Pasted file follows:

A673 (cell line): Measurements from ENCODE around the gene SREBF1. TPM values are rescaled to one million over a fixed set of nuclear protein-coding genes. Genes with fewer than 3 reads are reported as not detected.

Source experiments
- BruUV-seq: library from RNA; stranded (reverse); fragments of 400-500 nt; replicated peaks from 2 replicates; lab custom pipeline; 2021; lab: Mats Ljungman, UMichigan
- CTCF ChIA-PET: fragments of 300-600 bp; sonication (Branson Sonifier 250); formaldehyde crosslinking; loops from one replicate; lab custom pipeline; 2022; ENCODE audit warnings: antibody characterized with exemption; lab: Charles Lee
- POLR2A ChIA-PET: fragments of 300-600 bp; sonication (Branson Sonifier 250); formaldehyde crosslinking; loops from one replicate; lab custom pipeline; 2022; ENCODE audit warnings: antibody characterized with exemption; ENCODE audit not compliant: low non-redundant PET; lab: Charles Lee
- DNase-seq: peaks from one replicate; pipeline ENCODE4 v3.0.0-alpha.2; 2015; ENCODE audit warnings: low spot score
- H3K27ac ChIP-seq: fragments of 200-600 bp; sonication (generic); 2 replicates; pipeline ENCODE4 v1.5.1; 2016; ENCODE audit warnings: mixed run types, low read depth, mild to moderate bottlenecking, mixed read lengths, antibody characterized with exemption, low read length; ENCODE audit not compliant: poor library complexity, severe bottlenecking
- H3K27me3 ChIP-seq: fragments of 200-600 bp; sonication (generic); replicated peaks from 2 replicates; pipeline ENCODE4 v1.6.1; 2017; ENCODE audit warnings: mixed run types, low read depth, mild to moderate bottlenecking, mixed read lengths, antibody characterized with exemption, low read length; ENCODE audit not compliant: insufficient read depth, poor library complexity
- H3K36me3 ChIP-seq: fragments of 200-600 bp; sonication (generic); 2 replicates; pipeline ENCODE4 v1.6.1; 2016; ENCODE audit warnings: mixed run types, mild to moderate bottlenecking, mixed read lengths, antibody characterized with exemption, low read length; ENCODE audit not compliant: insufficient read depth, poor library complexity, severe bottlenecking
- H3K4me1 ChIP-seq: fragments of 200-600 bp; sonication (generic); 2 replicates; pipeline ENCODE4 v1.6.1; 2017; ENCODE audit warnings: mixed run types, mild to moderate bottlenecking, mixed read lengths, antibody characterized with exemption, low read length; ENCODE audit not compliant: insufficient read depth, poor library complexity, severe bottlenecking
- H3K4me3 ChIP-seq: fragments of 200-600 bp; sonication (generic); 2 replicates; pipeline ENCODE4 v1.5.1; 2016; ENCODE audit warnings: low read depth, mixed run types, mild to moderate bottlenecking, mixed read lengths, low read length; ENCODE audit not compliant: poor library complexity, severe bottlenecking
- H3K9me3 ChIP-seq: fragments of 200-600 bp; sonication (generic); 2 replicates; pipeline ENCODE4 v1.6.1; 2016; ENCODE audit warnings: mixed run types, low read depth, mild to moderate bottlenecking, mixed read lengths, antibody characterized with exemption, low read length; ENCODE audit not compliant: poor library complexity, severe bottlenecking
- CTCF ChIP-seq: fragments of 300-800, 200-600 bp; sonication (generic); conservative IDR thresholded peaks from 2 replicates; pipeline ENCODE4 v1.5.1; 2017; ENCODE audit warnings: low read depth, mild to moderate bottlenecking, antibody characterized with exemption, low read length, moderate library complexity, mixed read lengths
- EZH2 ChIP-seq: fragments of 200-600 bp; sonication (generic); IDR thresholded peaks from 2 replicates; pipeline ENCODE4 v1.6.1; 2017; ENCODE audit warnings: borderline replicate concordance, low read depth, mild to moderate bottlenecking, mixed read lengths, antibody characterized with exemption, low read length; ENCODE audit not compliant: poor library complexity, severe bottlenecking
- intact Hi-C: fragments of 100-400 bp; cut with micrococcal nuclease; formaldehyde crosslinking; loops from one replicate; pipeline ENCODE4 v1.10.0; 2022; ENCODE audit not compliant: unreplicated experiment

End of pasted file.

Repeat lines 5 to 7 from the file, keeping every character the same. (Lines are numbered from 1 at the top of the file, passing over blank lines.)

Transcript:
- POLR2A ChIA-PET: fragments of 300-600 bp; sonication (Branson Sonifier 250); formaldehyde crosslinking; loops from one replicate; lab custom pipeline; 2022; ENCODE audit warnings: antibody characterized with exemption; ENCODE audit not compliant: low non-redundant PET; lab: Charles Lee
- DNase-seq: peaks from one replicate; pipeline ENCODE4 v3.0.0-alpha.2; 2015; ENCODE audit warnings: low spot score
- H3K27ac ChIP-seq: fragments of 200-600 bp; sonication (generic); 2 replicates; pipeline ENCODE4 v1.5.1; 2016; ENCODE audit warnings: mixed run types, low read depth, mild to moderate bottlenecking, mixed read lengths, antibody characterized with exemption, low read length; ENCODE audit not compliant: poor library complexity, severe bottlenecking